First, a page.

The Running Backs

Perhaps the strength of the team in 1996, Stanford returns its top four running backs from last year's team that finished with 1,819 yards rushing - the ninth highest single season total in school history. The combination of Anthony Bookman and Mike Mitchell at running back and Adam Salina and Greg Comella at fullback give the Cardinal four very talented backs who compliment each other very well. Bookman, who has rushed for 1,449 yards the past two seasons, has led the Cardinal in rushing in both 1994 and '95. He gained 872 yards last year, which ranks ninth on Stanford's single season list. Bookman had four, 100-yard rushing games, including a 133-yard effort in the season opener vs. San Jose State. Mitchell, meanwhile, gained 593 yards and scored six rushing touchdowns. His 26-carry, 138-yard, two touchdown performance in the Big Game was testimony to Mitchell's potential. In Salina and Comella, Stanford can boast of two fullbacks who can run inside effectively, catch passes out of the backfield and provide excellent blocking skills. At 6-3 and 250, Salina can be a menacing force in the backfield. Comella led the team last year with nine touchdowns (five rushing, four receiving) and proved to be a great weapon inside the 20.

The Wide Receivers

Now in his fourth year, senior flanker Brian Manning enters his final season at Stanford as one of the school's all-time great receivers. He should break the school record for career receiving yardage and be among the all-time top-10 in career receiving touchdowns. Manning, who has 103 career receptions for 1,897 yards (18.4 ypr), is surrounded by a group of quality receivers who help make the receiving corps a solid area for the Cardinal in 1996. Seniors Andre Kirwan and Marlon Evans along with junior Damon Dunn are all expected to play significant roles this season. Kirwan (13-175-13.5 in 1995) will back up Manning at the flanker position while Evans (7-41-5.9 in '95) and Dunn (5-29-5.8), two of the nation's top kickoff return specialists, will battle for the starting spot at wide receiver. Others who will be in the hunt for playing time in 1996 include flankers Troy Walters and Jauron Pigg as well as wide receivers Jimmie Johnson and Jeff Allen, who converted from safety last spring.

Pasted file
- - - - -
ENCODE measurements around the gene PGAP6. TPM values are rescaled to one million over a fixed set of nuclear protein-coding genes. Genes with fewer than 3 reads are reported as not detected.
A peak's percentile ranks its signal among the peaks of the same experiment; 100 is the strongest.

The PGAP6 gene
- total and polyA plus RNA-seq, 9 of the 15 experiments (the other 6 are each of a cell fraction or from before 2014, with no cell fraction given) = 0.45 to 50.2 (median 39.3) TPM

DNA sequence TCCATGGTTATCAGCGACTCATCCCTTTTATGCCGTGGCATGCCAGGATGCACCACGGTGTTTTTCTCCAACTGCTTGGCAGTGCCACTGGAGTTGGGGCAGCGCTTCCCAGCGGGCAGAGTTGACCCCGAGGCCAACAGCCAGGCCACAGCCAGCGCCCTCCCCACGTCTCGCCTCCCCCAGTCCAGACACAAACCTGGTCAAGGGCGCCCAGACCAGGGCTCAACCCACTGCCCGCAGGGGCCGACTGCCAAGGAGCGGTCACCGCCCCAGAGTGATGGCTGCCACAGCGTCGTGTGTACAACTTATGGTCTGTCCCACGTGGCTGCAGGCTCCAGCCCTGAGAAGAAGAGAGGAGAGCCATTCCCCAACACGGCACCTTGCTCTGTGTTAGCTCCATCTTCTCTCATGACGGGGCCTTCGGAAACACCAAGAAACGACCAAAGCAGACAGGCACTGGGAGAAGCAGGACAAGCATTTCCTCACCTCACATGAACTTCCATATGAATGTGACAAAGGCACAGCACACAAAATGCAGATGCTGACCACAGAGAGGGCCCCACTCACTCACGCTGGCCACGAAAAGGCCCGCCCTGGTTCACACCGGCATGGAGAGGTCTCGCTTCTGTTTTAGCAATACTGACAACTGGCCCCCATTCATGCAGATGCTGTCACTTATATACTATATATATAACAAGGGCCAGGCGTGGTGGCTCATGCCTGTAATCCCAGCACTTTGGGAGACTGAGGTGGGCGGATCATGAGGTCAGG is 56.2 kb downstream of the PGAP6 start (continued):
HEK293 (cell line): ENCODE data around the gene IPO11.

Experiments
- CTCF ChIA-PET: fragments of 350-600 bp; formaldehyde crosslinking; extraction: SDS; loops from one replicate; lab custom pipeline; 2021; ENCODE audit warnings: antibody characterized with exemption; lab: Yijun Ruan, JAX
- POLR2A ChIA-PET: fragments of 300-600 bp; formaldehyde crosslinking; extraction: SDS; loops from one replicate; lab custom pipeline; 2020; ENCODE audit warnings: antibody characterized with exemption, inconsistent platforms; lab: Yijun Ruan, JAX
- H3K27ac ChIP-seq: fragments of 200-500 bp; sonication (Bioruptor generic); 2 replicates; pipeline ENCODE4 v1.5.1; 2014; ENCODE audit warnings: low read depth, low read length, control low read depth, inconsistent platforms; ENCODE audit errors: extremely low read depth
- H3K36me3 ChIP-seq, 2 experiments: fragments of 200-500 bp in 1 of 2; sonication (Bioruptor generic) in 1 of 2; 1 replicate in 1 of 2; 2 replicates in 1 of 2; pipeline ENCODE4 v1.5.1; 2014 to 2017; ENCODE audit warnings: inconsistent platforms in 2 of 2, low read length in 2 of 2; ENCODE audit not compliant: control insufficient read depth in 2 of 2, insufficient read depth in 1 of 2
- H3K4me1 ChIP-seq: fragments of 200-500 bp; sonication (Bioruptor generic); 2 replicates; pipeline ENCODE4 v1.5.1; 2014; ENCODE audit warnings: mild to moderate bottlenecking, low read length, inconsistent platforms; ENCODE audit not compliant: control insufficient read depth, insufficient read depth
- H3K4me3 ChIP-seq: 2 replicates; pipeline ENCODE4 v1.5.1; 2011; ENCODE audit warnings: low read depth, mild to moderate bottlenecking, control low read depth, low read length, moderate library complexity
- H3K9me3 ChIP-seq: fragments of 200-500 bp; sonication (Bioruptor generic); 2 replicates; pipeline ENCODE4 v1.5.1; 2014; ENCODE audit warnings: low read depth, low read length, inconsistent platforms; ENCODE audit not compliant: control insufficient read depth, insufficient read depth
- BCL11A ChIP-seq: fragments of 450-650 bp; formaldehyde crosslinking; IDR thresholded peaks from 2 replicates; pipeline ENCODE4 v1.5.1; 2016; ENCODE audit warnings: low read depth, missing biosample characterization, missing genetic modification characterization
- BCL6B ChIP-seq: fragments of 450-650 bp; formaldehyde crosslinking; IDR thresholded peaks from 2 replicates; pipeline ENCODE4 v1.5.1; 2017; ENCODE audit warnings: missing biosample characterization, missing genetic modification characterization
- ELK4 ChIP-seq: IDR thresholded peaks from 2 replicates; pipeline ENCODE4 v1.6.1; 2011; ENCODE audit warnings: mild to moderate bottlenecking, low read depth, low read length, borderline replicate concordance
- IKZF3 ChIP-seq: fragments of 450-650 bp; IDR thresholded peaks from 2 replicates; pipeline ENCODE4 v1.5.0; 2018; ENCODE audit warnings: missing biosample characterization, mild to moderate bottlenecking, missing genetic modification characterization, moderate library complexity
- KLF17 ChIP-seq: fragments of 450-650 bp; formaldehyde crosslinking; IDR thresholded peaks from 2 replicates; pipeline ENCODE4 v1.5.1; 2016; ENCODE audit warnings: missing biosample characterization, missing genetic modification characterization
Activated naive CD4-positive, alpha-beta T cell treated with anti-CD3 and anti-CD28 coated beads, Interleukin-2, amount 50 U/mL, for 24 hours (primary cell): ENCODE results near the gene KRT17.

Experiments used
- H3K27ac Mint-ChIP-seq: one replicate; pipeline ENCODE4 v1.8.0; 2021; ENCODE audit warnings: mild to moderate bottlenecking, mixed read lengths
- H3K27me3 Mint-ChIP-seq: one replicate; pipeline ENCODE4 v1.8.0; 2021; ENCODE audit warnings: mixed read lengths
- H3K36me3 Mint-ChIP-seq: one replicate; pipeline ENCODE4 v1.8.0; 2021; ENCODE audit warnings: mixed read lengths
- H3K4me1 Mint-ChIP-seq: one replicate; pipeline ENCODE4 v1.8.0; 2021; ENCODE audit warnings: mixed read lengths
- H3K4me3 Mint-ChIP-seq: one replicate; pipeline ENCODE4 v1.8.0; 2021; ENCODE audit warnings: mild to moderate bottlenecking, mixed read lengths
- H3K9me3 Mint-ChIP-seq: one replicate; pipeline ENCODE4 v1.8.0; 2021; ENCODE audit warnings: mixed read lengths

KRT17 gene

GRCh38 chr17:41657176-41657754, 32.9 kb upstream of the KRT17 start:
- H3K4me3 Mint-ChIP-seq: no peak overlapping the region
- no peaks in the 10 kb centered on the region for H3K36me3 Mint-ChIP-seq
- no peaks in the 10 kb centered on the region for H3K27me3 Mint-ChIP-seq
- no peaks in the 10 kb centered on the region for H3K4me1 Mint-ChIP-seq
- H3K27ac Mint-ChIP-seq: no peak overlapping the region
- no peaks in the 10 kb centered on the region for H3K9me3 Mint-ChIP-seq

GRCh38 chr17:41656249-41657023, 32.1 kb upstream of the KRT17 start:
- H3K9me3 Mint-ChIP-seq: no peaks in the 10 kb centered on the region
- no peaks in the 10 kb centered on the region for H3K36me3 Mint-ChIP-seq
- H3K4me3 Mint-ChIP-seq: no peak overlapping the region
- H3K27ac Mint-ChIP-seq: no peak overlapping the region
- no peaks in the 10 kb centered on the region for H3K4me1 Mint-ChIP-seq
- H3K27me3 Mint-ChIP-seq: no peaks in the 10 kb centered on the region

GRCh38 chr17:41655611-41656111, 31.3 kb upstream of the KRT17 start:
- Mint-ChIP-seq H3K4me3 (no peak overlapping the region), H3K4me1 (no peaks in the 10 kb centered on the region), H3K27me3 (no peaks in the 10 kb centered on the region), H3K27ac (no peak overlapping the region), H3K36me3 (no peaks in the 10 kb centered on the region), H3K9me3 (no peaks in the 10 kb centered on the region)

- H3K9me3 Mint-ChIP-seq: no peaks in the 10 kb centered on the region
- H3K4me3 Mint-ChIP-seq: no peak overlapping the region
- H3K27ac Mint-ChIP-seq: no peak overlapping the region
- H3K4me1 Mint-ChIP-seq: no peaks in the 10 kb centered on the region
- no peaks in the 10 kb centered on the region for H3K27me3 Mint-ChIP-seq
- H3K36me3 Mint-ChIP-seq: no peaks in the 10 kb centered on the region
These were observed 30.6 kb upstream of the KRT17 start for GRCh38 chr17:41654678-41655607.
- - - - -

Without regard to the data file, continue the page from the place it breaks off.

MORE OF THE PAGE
The Tight Ends

Greg Clark transferred to Stanford a year ago from Ricks Junior College in Utah and immediately moved into the starting lineup. He finished the year with 23 receptions - third best on the team - for 260 yards (11.3 ypr) and two touchdowns. He has great size (6-5, 250) to go along with the athletic ability to catch the ball over the middle. He is also a tremendous blocker who can be very effective in the Cardinal's running game. Behind Clark, seniors Tommy Hanson and Derek Hubbard, who both saw playing time last year, help give Stanford three experienced tight ends.

The Offensive Line

"This is an area of concern," says Willingham. "When you lose guys of the caliber of LT Jeff Buckey (First-Team All-Pac-10 in '95), C T.J. Gaynor (three-year starter) and LG Ryan Waters, it's very difficult to replace not only their talent and experience, but the other intangibles they bring to the team," he said. Returning starters Brad Badger at right guard and Nathan Parks, who will move from right tackle to left tackle, are expected to anchor the offensive line in '96. Add junior Geoff Wilson, who started eight games at three positions last season and is penciled in as the starter at right tackle this year, and the Cardinal has three returning linemen with significant game experience. The two biggest questions marks are at center and left guard. Sophomore Mike McLaughlin, who redshirted his freshman season last year, and junior college transfer Blaine Maxfield, are the two leading candidates to replace Gaynor at center. At the left guard spot, the leading candidate is junior Andrew Kroeker, who played a reserve role last season. Junior Brian Donoghue and sophomore Matt Motherway, a redshirt last season as a freshman, will compete with Kroeker for the starting spot. Others who may contribute include left tackle Eli Burriss, right tackle Jeff Cronshagen and right guard Joe Fairchild, a converted tight end.

The Defensive Line

"The losses on the defensive line are substantial," says Willingham. "The three players we lost from last year - Jason White, John Hebert and David Carder - brought more to the team than just their play on the field." The three returning defensive linemen who must spearhead the group in 1996 include fifth-year senior tackle Pete Swanson and junior ends Carl Hansen and Kailee Wong. Hansen was among the league leaders in quarterback sacks (eight) and tackles-for-loss (10), but in order for the Cardinal to show marked improvement from a year ago, Hansen must have help in putting pressure on the quarterback and controlling the line of scrimmage. Both Wong and Swanson are experienced veterans who must take their game to another level if Stanford is to compete for national recognition. At nose tackle, junior Anthony Willis, senior Evan Wagner and sophomore Desmond Cook will battle for the top spot. Senior Bryan Werner, a two-year letterman, will back up both Wong and Hansen at defensive end. His ability to stay healthy throughout the season will be a key factor in Stanford's success on the defensive line. Sophomore tackle Andrew Currie has shown the ability to provide quality depth as has sophomore end Konti Pellegrin. Sophomore Tony Vella, who converted from tight end during the spring, is another active lineman who should be able to add quality minutes off the bench.